May 17, 2017 | By Tess

Sometimes, some of the most awesome 3D printing projects pop up in the unlikeliest of places. Recently, for instance, a hair salon in a suburb of Montreal was kitted out with a stunning (not to mention massive) 3D printed light fixture.

Visitors to the IL Y A LA COUPE hair salon in La Prairie, Quebec, will now not only get to experience their hair services, but will experience them under the glow of an 11 x 5 foot 3D printed light fixture, which was recently installed onto the salon’s ceiling. The piece’s name is Dionysus.

The impressive installation, which was specially designed to fit onto an existing metal frame on the salon’s ceiling, is made up of 450 individually 3D printed oblique pyramids, many of which are reportedly unique in size and shape. The pyramid structures themselves were 3D printed using PLA plastic.

The light’s design was the product of a collaboration between Alain Rouillier, the hair salon’s proprietor; Denis Hubencu, who at the time was interning for a local 3D print shop called Lezar3D; and Robert Gagnon, who runs Lezar3D. As they point out, the fixture’s style was inspired by the folded paper art of origami, which is evident when looking at its geometrically structured design.

Lezar3D, a Montreal-based 3D printing service center, helped to realize the 3D printed light fixture by 3D printing its individual elements using its in-house MakerBot 3D printers. To ensure that the plastic light fixture could be safely installed and operated (without warping, for instance), LED lights were used in lieu of traditional light bulbs.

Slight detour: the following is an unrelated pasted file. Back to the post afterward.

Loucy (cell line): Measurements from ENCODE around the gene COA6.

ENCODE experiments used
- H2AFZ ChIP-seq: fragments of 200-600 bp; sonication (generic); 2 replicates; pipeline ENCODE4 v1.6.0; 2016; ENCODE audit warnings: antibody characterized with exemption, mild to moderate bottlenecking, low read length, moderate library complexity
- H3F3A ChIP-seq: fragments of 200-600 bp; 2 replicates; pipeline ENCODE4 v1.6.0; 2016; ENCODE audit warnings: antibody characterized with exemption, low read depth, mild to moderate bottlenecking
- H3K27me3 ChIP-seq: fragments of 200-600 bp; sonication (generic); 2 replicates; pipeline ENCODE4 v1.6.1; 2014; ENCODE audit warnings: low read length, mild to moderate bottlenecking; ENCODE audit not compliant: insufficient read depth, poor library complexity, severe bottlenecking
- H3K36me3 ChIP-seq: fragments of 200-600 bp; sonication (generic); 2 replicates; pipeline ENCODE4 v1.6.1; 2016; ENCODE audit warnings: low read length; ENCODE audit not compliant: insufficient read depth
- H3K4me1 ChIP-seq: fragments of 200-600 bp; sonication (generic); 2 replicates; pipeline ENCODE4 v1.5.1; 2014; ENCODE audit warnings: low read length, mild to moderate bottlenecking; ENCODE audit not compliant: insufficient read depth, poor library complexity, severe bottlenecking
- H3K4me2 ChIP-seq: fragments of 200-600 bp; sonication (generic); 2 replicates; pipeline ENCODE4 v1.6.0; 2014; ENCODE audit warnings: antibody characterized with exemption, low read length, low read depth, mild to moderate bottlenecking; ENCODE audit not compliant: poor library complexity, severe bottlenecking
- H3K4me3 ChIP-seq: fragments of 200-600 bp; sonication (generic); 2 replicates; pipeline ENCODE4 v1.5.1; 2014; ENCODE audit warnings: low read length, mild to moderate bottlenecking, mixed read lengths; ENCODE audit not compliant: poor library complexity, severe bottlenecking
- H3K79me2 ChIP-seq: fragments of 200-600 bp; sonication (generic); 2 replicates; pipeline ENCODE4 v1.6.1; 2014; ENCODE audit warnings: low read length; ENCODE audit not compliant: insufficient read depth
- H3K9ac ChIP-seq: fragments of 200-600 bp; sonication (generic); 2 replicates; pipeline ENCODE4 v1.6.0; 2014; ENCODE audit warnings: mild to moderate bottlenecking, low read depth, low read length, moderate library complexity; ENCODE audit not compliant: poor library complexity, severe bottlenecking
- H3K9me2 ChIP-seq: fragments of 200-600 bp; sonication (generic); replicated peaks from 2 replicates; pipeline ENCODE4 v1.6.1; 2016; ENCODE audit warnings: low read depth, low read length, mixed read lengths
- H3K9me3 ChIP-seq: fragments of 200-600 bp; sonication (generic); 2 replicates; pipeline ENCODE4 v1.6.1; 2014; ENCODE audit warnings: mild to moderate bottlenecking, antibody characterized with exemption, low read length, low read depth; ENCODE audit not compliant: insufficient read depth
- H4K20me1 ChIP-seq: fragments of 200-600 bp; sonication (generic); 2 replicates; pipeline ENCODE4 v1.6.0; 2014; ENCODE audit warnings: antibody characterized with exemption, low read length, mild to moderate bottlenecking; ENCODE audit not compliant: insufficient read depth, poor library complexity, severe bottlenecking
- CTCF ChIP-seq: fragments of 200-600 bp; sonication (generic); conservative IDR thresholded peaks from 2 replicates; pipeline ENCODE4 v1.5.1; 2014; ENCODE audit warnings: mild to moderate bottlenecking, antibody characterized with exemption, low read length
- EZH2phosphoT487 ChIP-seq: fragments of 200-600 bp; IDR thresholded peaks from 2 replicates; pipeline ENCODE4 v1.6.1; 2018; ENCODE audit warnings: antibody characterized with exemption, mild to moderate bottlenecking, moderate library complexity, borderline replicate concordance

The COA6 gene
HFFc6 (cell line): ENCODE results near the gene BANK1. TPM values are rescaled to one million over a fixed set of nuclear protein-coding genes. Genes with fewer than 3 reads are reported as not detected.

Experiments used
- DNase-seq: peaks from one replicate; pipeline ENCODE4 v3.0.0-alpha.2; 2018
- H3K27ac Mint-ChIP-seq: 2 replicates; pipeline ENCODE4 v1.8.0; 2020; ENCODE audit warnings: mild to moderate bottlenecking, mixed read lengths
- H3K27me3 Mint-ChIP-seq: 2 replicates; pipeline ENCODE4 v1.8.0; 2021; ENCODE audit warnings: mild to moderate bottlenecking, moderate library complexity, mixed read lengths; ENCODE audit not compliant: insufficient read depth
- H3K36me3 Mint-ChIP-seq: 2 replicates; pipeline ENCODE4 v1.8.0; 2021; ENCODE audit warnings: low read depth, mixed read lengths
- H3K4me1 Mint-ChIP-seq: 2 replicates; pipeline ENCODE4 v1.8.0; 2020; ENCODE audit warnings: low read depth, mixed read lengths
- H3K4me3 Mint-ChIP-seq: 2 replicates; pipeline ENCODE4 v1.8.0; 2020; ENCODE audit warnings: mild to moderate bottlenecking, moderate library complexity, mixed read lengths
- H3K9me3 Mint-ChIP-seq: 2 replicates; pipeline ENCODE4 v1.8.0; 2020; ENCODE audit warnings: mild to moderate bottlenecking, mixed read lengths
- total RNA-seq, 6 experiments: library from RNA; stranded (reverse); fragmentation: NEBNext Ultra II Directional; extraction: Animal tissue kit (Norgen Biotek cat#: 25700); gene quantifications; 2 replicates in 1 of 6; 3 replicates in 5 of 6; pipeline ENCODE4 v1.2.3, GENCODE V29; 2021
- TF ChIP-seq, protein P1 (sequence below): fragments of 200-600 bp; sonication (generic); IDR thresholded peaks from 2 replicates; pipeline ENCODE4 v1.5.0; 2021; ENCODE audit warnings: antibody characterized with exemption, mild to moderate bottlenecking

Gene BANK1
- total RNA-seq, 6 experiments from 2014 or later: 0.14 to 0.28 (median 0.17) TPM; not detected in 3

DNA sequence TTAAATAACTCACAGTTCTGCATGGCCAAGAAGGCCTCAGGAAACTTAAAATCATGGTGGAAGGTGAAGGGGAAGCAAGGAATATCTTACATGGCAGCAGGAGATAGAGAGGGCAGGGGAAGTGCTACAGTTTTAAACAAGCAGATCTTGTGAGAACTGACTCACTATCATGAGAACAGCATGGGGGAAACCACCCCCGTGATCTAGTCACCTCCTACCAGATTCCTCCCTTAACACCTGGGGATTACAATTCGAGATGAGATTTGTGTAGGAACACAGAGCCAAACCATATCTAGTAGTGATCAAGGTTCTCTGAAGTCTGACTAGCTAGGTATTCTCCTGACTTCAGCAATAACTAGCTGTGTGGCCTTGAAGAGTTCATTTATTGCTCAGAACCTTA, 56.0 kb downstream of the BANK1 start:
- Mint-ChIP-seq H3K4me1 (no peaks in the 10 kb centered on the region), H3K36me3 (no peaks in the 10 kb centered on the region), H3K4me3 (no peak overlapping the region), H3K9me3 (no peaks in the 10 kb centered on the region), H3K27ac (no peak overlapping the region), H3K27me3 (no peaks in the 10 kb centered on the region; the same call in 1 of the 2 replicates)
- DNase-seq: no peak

According to the Lezar3D team, who helped to conceive of and fine tune the light’s design in addition to 3D printing it, the entire process took just over three months to complete. Understandable, considering that each individual pyramid took between four and twelve hours to 3D print, making for over 3,000 of printing time.

“Dionysus represents nature, passion, and the pleasures of life,” says a making-of video of the light. Whether you want to read into the symbolism of the piece or not, its technical features are at least indisputably impressive.

If you want to check out the 3D printed light fixture in person, you’ll likely have to make an appointment at the La Prairie hair salon.

Check out the video below to see how the large-scale 3D printed light fixture was designed, manufactured, and assembled.

 

 

Posted in 3D Design

 

 

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Cullen wrote at 5/18/2017 4:06:34 AM:

Such a shame it was done with pla... It will crumble within a year. Foolish



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